I see discussion from Treasury sources of a Spring budget with tax cuts, based on updating benefit payments by a smaller amount than the current system would provide next April. This is a bad idea.
It is a bad idea because we need the tax cuts now, not delayed to next Spring. The economy is slowing badly thanks to clumsy Bank of England actions driving rates so high and selling bonds at low prices. We need tax cuts now to stop a drift into recession and provide the growth the Prime Minister has promised.
It is a bad idea because there are many easier and more sensible ways of cutting public spending. Why doesn’t the Treasury tell the Bank to stop selling bonds at big losses – £24 bn so far this financial year – all losses which the Treasury and taxpayer has to pay for? Why doesn’t the Chief Secretary complete his review of public sector productivity which has nosedived in the last three years and put in measures to boost it? Why doesn’t the government impose a ban on all new external recruitment into the public services save for trained medics, teachers and uniformed personnel?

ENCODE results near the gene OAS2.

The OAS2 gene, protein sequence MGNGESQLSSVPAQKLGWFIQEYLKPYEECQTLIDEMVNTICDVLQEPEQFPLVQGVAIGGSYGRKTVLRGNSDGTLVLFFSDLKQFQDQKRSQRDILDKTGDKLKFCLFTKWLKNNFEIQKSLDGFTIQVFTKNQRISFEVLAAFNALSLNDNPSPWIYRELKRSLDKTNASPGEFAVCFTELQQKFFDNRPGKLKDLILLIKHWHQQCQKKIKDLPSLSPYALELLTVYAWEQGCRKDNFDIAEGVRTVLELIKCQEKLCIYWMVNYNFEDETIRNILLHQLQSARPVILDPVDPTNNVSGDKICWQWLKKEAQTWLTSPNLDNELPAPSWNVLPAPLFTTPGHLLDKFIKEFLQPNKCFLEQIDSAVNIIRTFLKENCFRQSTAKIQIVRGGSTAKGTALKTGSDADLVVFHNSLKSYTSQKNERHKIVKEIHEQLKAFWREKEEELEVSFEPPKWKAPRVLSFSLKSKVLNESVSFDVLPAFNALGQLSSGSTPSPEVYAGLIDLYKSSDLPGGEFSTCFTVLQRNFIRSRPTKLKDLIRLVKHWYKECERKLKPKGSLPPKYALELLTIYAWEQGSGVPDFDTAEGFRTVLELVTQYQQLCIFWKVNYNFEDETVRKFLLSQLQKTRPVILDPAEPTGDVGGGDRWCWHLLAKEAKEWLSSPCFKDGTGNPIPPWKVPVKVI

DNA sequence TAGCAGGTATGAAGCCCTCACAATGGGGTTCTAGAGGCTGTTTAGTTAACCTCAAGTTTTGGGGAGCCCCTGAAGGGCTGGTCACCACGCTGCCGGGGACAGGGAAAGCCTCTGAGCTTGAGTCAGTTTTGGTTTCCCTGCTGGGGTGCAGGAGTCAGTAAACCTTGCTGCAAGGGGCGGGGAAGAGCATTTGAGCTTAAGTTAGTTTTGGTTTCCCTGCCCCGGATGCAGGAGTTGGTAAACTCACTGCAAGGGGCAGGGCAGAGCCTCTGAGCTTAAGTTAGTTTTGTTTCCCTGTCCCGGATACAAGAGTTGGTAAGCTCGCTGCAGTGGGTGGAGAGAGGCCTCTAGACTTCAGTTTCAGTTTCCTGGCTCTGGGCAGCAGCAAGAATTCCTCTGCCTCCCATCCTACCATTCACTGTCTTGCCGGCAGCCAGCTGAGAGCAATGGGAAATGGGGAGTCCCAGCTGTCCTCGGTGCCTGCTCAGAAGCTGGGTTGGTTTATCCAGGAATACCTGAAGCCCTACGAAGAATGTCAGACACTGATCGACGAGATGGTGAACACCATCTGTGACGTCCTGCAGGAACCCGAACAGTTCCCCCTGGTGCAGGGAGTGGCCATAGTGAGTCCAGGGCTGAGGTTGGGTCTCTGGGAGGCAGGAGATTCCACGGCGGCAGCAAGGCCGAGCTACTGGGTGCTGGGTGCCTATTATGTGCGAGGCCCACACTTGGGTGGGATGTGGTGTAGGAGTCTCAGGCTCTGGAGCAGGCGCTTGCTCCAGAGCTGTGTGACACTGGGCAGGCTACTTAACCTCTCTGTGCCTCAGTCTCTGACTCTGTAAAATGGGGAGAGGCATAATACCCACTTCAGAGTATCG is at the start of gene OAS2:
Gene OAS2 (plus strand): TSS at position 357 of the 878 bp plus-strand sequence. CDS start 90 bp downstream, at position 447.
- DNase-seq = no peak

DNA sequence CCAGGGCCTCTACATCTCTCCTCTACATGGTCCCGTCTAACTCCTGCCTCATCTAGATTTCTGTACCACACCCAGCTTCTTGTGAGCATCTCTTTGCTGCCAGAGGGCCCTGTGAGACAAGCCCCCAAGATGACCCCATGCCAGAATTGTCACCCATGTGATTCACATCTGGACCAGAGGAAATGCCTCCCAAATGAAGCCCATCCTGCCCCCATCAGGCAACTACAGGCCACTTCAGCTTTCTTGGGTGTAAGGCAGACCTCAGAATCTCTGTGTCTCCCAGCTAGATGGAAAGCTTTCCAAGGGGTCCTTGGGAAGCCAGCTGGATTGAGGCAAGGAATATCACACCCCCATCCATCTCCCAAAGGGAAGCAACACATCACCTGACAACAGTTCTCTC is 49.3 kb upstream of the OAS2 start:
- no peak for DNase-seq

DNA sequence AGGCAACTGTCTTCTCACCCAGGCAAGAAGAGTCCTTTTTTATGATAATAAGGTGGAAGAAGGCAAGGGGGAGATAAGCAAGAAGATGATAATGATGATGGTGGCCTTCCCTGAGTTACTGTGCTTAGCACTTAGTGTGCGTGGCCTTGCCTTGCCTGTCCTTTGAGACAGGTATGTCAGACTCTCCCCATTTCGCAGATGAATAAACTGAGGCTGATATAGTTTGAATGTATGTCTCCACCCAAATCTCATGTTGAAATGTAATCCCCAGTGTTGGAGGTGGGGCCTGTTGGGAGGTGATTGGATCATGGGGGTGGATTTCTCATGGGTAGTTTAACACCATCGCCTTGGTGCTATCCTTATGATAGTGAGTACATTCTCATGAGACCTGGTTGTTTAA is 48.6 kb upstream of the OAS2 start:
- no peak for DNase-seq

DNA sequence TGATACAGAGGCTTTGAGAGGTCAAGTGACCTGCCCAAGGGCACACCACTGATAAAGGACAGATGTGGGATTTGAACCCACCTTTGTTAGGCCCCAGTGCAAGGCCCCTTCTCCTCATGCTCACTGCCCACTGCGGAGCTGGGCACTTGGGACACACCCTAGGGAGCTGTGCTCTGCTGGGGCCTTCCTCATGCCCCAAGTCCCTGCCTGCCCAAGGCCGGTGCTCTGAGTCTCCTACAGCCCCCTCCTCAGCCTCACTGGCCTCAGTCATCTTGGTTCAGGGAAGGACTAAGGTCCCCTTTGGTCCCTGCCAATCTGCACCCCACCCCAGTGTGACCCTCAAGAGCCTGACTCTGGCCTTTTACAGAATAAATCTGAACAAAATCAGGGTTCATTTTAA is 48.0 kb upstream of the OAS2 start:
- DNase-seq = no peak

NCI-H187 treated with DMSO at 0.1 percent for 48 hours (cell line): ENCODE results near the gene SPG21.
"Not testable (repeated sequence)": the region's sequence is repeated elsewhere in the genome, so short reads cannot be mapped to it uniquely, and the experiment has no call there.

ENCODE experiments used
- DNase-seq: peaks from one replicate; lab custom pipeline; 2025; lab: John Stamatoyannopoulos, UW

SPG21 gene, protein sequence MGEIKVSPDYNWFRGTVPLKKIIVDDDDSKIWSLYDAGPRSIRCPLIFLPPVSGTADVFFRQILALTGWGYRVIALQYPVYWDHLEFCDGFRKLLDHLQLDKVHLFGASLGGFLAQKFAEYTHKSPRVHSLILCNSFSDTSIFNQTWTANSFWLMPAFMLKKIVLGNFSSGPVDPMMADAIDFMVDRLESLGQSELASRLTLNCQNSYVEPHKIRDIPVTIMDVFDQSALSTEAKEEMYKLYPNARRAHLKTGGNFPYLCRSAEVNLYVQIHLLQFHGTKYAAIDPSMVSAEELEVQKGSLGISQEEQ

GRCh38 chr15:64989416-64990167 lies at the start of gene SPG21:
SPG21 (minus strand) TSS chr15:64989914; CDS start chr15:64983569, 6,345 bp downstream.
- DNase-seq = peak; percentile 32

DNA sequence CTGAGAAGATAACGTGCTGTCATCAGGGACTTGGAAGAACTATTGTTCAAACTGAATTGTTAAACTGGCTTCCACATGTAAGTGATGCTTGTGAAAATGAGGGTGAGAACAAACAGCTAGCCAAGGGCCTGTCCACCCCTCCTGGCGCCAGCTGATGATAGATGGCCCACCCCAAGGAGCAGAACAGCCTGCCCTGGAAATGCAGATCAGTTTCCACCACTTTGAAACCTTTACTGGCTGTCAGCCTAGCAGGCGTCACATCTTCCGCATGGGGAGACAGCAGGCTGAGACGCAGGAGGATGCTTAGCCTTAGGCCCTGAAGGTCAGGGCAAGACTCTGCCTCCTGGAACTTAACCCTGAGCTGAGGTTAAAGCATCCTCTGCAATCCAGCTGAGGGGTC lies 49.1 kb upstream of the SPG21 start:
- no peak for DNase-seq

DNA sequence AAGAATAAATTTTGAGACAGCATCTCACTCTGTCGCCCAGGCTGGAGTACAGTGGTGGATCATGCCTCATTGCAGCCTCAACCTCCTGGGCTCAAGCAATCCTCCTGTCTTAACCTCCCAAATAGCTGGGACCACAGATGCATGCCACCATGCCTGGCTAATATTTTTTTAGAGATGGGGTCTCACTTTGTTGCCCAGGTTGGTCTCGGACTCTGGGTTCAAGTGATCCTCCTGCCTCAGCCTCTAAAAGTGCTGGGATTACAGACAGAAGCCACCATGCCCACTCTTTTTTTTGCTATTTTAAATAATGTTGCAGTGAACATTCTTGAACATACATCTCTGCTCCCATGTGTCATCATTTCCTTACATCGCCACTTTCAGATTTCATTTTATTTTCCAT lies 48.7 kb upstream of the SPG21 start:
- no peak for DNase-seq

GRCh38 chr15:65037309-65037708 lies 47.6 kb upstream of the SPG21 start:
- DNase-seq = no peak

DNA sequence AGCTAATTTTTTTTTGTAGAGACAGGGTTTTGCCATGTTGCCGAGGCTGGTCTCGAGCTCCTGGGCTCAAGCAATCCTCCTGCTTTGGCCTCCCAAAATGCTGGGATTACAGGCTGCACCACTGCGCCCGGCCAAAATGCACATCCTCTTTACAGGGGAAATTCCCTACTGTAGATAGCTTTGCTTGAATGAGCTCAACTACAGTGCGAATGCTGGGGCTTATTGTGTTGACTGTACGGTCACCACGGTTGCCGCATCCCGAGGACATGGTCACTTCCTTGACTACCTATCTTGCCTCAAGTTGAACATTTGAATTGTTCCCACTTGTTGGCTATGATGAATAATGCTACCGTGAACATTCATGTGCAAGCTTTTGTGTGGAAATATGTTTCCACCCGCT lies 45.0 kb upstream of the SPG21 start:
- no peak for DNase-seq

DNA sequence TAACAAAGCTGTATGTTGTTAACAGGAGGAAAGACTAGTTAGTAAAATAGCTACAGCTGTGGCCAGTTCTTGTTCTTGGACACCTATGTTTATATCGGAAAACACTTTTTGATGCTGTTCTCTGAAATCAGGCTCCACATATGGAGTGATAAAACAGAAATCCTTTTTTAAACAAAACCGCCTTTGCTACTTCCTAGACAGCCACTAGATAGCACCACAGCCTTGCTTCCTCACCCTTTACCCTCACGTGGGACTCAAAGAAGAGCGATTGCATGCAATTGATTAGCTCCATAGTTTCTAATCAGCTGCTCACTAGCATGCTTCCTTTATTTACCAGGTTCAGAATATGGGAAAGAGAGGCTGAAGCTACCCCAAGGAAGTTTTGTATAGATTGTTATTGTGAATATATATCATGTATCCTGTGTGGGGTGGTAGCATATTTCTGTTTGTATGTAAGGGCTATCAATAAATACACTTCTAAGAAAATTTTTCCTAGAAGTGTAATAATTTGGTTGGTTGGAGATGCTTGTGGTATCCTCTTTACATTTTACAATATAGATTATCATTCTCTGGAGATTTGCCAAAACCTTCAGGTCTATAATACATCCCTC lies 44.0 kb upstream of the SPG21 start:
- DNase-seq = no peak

The government needs to review the huge costs of the net zero programme, stated to be a total public and private £1.3 tn up to 2050 by the Climate change Committee. It needs to be brought down for the government by re phasing and by relying more on private sector investment and technical advances and less on government subsidy.
The tax cuts we need include ending the IR 35 changes to the self employed, increasing the VAT threshold for small businesses to £250,000, reducing taxes on energy to get inflation down quicker, cutting corporation tax and reducing the carbon taxes which are pricing the UK out of industrial activity. Getting on with producing gas and oil from fields already discovered in the North Sea would help the balance of payments and boost tax revenues.
The way to tackle the welfare bills is to speed up the programmes the government is designing to help more UK people into work. We could then also issue fewer work permits to migrants, cutting the costs of housing and other facilities for low paid new arrivals.